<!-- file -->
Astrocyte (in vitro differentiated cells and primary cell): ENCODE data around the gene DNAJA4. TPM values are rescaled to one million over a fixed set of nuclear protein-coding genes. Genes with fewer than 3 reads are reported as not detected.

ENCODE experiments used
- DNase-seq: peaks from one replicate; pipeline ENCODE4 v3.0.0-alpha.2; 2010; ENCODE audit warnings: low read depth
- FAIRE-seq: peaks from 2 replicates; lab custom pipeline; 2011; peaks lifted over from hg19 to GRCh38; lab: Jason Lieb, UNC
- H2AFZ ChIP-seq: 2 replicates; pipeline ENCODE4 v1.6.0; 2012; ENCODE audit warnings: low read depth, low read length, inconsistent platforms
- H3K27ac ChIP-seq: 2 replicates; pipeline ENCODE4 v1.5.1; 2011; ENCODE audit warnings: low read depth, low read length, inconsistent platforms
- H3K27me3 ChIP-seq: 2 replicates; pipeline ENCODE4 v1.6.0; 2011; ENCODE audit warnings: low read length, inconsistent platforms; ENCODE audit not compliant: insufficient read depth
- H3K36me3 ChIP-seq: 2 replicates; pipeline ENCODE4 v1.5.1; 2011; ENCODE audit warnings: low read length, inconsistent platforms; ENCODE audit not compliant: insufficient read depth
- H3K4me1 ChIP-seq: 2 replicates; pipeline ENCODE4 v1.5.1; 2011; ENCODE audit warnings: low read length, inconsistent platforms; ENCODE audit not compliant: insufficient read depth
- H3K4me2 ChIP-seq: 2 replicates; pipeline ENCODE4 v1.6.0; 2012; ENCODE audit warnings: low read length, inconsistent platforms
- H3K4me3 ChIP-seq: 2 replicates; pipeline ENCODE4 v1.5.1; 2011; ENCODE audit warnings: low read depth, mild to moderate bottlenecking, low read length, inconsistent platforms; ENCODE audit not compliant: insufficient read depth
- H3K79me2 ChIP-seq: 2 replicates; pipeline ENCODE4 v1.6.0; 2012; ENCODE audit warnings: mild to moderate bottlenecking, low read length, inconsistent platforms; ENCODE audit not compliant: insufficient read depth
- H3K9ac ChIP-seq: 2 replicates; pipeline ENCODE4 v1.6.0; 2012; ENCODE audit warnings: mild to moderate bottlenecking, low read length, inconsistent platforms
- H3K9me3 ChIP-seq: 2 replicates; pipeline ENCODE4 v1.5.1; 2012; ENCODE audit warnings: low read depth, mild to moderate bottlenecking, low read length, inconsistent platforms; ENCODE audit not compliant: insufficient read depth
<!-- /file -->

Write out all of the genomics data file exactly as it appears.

Astrocyte (in vitro differentiated cells and primary cell): ENCODE data around the gene DNAJA4. TPM values are rescaled to one million over a fixed set of nuclear protein-coding genes. Genes with fewer than 3 reads are reported as not detected.

ENCODE experiments used
- DNase-seq: peaks from one replicate; pipeline ENCODE4 v3.0.0-alpha.2; 2010; ENCODE audit warnings: low read depth
- FAIRE-seq: peaks from 2 replicates; lab custom pipeline; 2011; peaks lifted over from hg19 to GRCh38; lab: Jason Lieb, UNC
- H2AFZ ChIP-seq: 2 replicates; pipeline ENCODE4 v1.6.0; 2012; ENCODE audit warnings: low read depth, low read length, inconsistent platforms
- H3K27ac ChIP-seq: 2 replicates; pipeline ENCODE4 v1.5.1; 2011; ENCODE audit warnings: low read depth, low read length, inconsistent platforms
- H3K27me3 ChIP-seq: 2 replicates; pipeline ENCODE4 v1.6.0; 2011; ENCODE audit warnings: low read length, inconsistent platforms; ENCODE audit not compliant: insufficient read depth
- H3K36me3 ChIP-seq: 2 replicates; pipeline ENCODE4 v1.5.1; 2011; ENCODE audit warnings: low read length, inconsistent platforms; ENCODE audit not compliant: insufficient read depth
- H3K4me1 ChIP-seq: 2 replicates; pipeline ENCODE4 v1.5.1; 2011; ENCODE audit warnings: low read length, inconsistent platforms; ENCODE audit not compliant: insufficient read depth
- H3K4me2 ChIP-seq: 2 replicates; pipeline ENCODE4 v1.6.0; 2012; ENCODE audit warnings: low read length, inconsistent platforms
- H3K4me3 ChIP-seq: 2 replicates; pipeline ENCODE4 v1.5.1; 2011; ENCODE audit warnings: low read depth, mild to moderate bottlenecking, low read length, inconsistent platforms; ENCODE audit not compliant: insufficient read depth
- H3K79me2 ChIP-seq: 2 replicates; pipeline ENCODE4 v1.6.0; 2012; ENCODE audit warnings: mild to moderate bottlenecking, low read length, inconsistent platforms; ENCODE audit not compliant: insufficient read depth
- H3K9ac ChIP-seq: 2 replicates; pipeline ENCODE4 v1.6.0; 2012; ENCODE audit warnings: mild to moderate bottlenecking, low read length, inconsistent platforms
- H3K9me3 ChIP-seq: 2 replicates; pipeline ENCODE4 v1.5.1; 2012; ENCODE audit warnings: low read depth, mild to moderate bottlenecking, low read length, inconsistent platforms; ENCODE audit not compliant: insufficient read depth